Another unfortunate pattern, however, seems to be that the biographies I have enjoyed most (is enjoyed the right word? perhaps not) are those of women who have led somewhat painful, constrained lives: Rachel Carson, James Tiptree, Jr., Octavia Butler, Shirley Jackson.

This pattern seems especially to be highlighted by Ruth Franklin’s recent biography of Shirley Jackson (Shirley Jackson: A Rather Haunted Life, 2016), which I just finished reading. Franklin emphasizes Jackson’s always strained relationship with her mother, her feeling of never fitting in anyplace, the hurtful ways her husband (scholar Stanley Hyman) treated her, frequently lukewarm responses to her fiction with a couple of significant exceptions, the tension she felt between her life as wife and mother and her life as writer, her late-in-life agoraphobia and serious anxiety, and her early death. Despite some real success as a writer and what seem like largely positive relationships with her children, Jackson’s life is marked by pain, anxiety, and a sense of her lack of freedom.

Reading her fiction with this in mind is illuminating. For instance, her work frequently circles around the supernatural. She typically stops short of relying on the supernatural as an explanation, but it is always a possibility, and it was something she studied for years.

Witchcraft, whether she practiced it or simply studied it, was important to Jackson for what it symbolized: female strength and potency. The witchcraft chronicles she treasured–written by male historians, often men of the church, who sought to demonstrate that witches presented a serious threat to Christian morality–are stories of powerful women: women who defy social norms, women who get what they desire, women who can channel the power of the devil himself. (261)

Shirley Jackson didn’t identify herself as a feminist, but she certainly fits into a feminist tradition. And Franklin points out how her observations about her own life, as well as her fiction, presage Betty Friedan’s The Feminine Mystique. Like many women of the time, Jackson felt she had little to no control over her own life, little to no say in what was possible. Witchcraft, even as a thought experiment, allowed a window out of that world of control.

Later, Franklin’s discussion of The Haunting of Hill House includes a significant, telling detail about Jackson’s sense of the book and, potentially, about her sense of herself. At one point, Franklin observes that, in her notes, Jackson referred to a particular line as the “key line” of the novel. This line comes after Eleanor has been clutching Theodora’s hand in fear as she hears a child crying for help in the next room. When the lights go on, however, Theodora is not in bed with her but in the bed across the room: “Good God,” Eleanor says, “whose hand was I holding?” This line always gives me chills but I hadn’t considered it as central to the book in the way Jackson apparently did.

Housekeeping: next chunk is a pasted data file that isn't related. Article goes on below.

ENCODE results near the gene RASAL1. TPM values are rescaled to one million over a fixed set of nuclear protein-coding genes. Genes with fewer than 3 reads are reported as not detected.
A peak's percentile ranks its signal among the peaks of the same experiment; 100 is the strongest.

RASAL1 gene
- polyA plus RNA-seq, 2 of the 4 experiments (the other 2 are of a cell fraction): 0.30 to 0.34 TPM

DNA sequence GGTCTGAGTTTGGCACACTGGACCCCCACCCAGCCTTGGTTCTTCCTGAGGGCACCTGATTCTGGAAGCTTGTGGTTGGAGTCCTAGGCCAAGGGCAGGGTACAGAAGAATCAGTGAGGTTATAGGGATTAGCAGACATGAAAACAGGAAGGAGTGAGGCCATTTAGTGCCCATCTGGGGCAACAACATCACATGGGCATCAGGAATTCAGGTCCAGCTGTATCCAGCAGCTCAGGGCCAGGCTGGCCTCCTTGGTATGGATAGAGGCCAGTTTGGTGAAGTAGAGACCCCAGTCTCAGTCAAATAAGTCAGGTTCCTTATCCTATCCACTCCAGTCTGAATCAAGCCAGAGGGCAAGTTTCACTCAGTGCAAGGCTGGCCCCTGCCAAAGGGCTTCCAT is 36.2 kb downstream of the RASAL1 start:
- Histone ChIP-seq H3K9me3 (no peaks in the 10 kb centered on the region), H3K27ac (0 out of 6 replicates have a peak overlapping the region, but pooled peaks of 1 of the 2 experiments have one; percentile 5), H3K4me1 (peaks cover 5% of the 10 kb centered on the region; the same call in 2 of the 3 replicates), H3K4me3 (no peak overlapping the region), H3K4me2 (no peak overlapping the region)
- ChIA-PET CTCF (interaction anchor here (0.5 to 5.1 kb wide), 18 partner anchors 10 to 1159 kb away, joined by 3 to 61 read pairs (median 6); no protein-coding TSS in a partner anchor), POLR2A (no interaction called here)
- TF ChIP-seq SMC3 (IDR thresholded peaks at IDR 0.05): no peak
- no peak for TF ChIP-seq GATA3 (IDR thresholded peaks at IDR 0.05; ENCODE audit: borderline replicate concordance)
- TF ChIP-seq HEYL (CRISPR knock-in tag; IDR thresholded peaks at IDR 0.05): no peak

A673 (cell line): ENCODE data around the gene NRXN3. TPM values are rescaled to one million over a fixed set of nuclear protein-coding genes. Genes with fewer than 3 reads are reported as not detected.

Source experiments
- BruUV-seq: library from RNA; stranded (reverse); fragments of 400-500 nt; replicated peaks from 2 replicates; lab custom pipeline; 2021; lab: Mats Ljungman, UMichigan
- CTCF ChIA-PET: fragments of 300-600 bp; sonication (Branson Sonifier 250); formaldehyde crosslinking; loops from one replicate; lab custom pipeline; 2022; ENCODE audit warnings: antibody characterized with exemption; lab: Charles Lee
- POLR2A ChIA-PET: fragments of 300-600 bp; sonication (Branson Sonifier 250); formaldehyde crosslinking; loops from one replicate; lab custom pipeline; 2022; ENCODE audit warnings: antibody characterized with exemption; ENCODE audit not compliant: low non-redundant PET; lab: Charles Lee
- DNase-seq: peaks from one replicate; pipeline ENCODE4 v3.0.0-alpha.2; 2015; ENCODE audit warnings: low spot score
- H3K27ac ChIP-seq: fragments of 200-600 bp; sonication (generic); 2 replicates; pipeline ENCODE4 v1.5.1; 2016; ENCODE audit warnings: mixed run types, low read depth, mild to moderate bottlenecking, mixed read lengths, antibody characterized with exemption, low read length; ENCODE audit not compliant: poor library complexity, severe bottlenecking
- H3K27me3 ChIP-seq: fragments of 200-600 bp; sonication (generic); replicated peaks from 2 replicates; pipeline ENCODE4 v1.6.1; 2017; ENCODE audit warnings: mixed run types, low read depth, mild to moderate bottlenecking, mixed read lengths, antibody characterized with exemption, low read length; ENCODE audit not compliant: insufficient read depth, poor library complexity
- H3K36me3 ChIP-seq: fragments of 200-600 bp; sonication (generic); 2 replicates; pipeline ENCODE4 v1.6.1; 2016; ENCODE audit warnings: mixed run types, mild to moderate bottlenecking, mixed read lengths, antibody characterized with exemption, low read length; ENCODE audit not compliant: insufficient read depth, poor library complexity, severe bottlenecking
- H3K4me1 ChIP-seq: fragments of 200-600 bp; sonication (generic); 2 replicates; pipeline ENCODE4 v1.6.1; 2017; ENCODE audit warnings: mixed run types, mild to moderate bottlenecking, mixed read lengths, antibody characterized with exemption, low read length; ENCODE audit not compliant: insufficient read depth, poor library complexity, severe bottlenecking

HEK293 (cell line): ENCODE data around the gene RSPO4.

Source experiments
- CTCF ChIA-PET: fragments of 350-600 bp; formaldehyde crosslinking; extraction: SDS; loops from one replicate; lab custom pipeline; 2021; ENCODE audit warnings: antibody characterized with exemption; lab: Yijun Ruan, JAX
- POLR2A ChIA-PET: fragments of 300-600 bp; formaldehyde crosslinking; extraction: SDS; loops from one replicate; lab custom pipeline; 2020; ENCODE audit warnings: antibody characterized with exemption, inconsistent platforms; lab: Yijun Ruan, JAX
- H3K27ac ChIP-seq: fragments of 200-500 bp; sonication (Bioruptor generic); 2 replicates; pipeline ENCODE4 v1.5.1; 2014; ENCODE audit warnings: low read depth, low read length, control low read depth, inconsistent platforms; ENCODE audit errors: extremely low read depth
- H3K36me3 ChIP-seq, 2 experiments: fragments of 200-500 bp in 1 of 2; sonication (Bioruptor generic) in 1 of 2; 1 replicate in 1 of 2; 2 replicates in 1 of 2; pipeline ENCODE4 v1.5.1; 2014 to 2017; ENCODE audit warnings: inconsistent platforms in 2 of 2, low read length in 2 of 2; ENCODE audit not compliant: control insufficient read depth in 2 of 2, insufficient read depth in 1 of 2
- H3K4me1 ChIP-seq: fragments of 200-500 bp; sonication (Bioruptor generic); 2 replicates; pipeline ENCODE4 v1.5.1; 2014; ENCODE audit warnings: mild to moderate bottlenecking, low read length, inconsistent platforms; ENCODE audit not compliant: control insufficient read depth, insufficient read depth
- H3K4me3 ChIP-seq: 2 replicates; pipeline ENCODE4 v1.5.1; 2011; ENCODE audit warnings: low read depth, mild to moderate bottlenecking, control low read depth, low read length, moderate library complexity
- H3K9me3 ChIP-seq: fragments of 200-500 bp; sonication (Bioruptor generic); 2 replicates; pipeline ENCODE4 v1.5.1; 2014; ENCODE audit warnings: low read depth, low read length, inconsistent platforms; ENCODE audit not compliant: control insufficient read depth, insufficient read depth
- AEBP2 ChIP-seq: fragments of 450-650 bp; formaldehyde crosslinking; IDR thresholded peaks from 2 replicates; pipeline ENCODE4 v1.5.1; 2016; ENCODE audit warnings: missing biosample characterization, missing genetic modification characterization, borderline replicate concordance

Franklin’s interpretation builds upon Jackson’s biography:

The people we hold by the hand are our intimates–parents, children, spouses. To discover oneself clinging to an unidentifiable hand and to ask “Whose hand was I holding?” is to recognize that we can never truly know those with whom we believe ourselves most familiar. One can sleep beside another person for twenty years, as Shirley had with Stanley [Hyman] by this point, and still feel that person to be at times a stranger–and not the “beautiful stranger” of her early story. The hand on the other side of the bed may well seem to belong to a demon. (414)

This is an intriguing reading that I will have to consider when I re-read the novel. Whether I find it convincing as a reading of this line or not, however, it is a compelling take on Shirley’s mindset and the feelings about her marriage she struggled with for many years.

Franklin’s biography – as in these two examples – provides potentially useful ways of reading Shirley Jackson’s work through her biography. The next instance raises questions about the limits of such readings, however.

Late in her life, when she became (temporarily) unable to leave her house, she found herself also unable to write. Franklin writes, tying Jackson’s anxiety to her relationship with Stanley, “It was an issue of control, she thought. How could she wrest control of her life, her mind, back from Stanley? And if she could, would her writing change?” (477). Jackson wrote in her diary at this time, “insecure, uncontrolled, i wrote of neuroses and fear and i think all my books laid end to end would be one long documentation of anxiety.” Her books do all seem to wrestle with anxiety and fear, and this is the source of much of their power. Would she write such books if she were a happier woman? If the world made room for her to be who she needed to be? Likely not. But what other books might she have written instead? Her books gather force from her anxiety and fear, but to leave it there is to discount her talent and skill as a writer. I suspect that a less unhappy version of Shirley Jackson could still have been a brilliant writer, but she might have spoken to different concerns. Or perhaps she would still have reflected these fears, for they are not unique to her or to her situation as a woman in an unhappy marriage in the mid-20th century.